Ventilation systems can be powered and ducted in many different ways. How the system is powered will affect both first cost and operating cost. How the system is ducted will affect first cost and the ability of the system to distribute ventilation air uniformly to all occupied spaces. For example, ventilation systems that utilize an existing central heating and cooling system’s air-handler unit fan and ducts have low additional first cost and provide excellent ventilation air distribution but have relatively higher operating cost. Systems that utilize smaller, separate fans and ducts, and achieve comparable whole-house ventilation air distribution, have a relatively high first cost but lower operating cost. Table 1 shows a general matrix of the advantages and disadvantages of various generic ventilation systems. The term “fully ducted” denotes ducts extending from the air conveyance device to all bedrooms, to other habitable conditioned rooms with doors, and to the common areas. A ventilation system that was not fully ducted would be one where habitable and conditioned rooms were isolated from the ventilation system.
Table 1: Matrix of Advantages and Disadvantages of Ventilation Systems
Because of the many ventilation system configurations available, and because of the significant differences in cost and performance, choosing between ventilation systems can be a complex task. Field testing was performed to help quantify performance characteristics to develop guidelines related to cost and performance.
The focus of this study was to evaluate the effectiveness of different ventilation systems in providing design ventilation rates and uniform distribution of ventilation air.
Test Setup and Initial Measurements
Las Vegas, Nevada
Two ventilation systems were installed in the same 1350 ft2 house, in Las Vegas, Nevada, to individually evaluate their effectiveness in providing adequate air change rates and uniform distribution of outside air throughout the house. The house was a three-bedroom, two-bath, one-story wood frame with slab-on-grade foundation and attached two-car garage. The entire air distribution system for the central heating and cooling system was inside the conditioned space, within the thermal and air boundary of the unvented, “cathedralized” attic, wherein the insulation is installed directly below the roof sheathing instead of above the ceiling gypsum board (Rudd and Lstiburek 1998). This configuration eliminates air distribution system losses to the outside. To ensure adequate air distribution within the building envelope, total duct leakage should be limited to 10% of the system flow.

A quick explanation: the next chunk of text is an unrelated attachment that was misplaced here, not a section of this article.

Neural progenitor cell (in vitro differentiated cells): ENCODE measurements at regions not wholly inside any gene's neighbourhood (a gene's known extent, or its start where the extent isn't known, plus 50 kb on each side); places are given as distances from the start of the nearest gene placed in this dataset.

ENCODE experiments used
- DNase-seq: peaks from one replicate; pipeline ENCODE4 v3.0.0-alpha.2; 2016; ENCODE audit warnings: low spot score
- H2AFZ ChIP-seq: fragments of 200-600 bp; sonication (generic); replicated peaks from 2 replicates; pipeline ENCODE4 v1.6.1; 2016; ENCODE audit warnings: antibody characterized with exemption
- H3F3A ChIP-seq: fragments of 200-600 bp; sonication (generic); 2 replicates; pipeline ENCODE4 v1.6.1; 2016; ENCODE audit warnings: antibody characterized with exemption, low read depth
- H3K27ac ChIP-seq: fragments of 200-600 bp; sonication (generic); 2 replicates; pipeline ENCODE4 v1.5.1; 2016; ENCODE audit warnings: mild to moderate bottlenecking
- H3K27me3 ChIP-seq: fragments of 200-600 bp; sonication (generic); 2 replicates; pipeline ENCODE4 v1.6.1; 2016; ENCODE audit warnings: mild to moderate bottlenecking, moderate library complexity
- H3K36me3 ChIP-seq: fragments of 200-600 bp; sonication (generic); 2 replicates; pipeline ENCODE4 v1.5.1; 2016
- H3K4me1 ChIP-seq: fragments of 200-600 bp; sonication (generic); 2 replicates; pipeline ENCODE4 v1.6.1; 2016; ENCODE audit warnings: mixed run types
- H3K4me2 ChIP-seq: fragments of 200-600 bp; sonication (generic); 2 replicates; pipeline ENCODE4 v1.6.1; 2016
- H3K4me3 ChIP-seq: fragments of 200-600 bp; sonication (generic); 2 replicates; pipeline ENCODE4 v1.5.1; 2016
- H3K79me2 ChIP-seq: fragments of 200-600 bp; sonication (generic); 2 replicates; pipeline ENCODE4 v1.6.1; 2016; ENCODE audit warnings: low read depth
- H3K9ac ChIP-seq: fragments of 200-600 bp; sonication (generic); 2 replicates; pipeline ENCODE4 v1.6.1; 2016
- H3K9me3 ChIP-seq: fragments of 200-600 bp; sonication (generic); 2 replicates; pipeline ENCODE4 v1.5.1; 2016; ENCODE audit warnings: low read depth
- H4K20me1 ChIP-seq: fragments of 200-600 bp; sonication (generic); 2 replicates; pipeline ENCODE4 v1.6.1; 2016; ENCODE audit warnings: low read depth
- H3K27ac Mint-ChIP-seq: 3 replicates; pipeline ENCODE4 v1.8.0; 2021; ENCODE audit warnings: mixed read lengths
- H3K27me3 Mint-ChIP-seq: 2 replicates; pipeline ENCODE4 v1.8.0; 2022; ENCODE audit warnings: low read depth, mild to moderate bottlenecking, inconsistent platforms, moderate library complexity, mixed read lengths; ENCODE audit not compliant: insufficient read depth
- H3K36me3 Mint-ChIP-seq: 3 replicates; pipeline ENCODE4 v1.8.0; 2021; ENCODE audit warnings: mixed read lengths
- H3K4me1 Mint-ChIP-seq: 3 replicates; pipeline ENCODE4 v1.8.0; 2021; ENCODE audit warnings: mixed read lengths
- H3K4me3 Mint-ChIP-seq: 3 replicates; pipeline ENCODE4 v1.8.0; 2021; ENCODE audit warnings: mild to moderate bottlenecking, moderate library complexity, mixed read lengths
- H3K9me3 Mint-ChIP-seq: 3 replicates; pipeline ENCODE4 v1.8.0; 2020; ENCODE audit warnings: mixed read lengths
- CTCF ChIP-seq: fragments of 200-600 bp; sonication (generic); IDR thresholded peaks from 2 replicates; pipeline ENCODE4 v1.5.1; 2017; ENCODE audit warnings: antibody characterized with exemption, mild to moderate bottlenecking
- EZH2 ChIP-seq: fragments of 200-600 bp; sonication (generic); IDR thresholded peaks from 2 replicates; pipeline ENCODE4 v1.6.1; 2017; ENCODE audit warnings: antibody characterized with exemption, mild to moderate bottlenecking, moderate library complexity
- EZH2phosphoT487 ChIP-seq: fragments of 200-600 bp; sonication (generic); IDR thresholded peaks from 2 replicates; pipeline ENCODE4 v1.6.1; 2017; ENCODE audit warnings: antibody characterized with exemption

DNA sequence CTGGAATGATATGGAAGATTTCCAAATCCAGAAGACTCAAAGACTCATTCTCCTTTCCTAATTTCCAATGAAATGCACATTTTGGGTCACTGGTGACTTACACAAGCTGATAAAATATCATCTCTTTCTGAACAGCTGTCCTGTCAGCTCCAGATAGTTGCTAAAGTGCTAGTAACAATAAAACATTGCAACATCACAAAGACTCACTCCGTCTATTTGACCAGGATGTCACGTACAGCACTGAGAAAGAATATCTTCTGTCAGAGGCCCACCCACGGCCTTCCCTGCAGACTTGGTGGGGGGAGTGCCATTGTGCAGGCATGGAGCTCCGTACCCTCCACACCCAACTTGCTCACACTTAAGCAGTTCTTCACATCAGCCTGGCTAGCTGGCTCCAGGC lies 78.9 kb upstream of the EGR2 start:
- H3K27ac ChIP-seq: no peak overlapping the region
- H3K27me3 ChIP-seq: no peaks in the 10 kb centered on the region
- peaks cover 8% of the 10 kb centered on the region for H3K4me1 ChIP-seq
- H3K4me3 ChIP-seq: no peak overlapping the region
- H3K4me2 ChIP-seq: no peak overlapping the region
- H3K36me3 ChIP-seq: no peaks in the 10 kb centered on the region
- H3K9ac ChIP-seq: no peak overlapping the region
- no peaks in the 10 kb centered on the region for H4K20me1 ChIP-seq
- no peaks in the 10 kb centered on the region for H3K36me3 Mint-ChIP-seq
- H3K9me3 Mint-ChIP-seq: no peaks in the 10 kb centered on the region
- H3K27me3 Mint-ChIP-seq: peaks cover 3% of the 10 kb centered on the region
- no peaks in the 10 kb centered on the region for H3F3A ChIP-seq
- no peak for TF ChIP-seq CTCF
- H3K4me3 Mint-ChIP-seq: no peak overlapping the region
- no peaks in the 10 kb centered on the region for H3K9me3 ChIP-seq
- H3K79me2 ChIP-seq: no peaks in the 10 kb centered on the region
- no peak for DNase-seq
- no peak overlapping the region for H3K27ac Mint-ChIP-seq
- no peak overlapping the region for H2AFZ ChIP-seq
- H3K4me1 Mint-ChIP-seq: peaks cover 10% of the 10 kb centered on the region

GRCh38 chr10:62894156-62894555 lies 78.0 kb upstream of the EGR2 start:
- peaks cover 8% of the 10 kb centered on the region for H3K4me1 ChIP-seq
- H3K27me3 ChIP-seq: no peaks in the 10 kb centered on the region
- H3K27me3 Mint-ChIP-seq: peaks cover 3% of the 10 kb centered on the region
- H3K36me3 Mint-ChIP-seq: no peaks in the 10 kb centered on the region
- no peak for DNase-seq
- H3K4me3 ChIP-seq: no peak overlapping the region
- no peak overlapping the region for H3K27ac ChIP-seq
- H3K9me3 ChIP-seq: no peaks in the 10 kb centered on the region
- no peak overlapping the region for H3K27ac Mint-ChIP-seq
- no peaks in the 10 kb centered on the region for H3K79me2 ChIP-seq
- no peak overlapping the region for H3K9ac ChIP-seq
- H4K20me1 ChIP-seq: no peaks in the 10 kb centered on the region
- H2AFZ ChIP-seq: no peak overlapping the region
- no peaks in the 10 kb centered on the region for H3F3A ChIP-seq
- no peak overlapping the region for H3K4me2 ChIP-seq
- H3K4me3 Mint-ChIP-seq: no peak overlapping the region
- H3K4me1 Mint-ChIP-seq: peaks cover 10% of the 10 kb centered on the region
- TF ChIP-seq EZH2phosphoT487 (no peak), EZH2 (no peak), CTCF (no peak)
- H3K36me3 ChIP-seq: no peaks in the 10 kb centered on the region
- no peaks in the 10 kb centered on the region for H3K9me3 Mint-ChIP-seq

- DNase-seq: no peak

Figure 1 (above left): Schematic of central-fan-integrated supply ventilation as installed in the house tested; Figure 2 (above right): Schematic of the separate supply ventilation system installed in the house tested
The first ventilation system tested was central-fan-integrated supply ventilation (Rudd 1998), wherein outside air was ducted from a high wall location on the building exterior to the return air side of the central heating and cooling system fan. This system utilized the existing central heating and cooling system’s ducts and fan, located inside conditioned space, to distribute ventilation air and conditioned air at the same time. A fan recycling control (ACH&R News 1998; Builder 1998; EDU 1997, 2000) was used to cycle the central fan periodically to distribute ventilation air and provide whole-house mixing during periods when the central fan was inactive (i.e., no thermostat demand for heating or cooling). A schematic of the central-fan-integrated supply ventilation system installed in the test house is shown in Figure 1. The outside air duct was a four-inch-diameter expanded aluminum duct connected to a four-inch wall cap at the exterior wall and connected to the return plenum of the central heating and cooling air-handler unit through a transition box that held a standard 12-by-12-in. furnace filter. The outside air duct installed in this house was undersized according to the original design, allowing only 47 ft3/min through the four-inch duct. The target outside airflow for this house was 80 ft3/min, calculated by Equation 1 (Rudd 1998) and the following given parameters:
- 40 ft3/min continuous ventilation required for the occupants of the three-bedroom house
- 33% central fan duty cycle
- 0.10 air changes per hour in between central fan cycles
- house volume of 12,150 ft3 . . .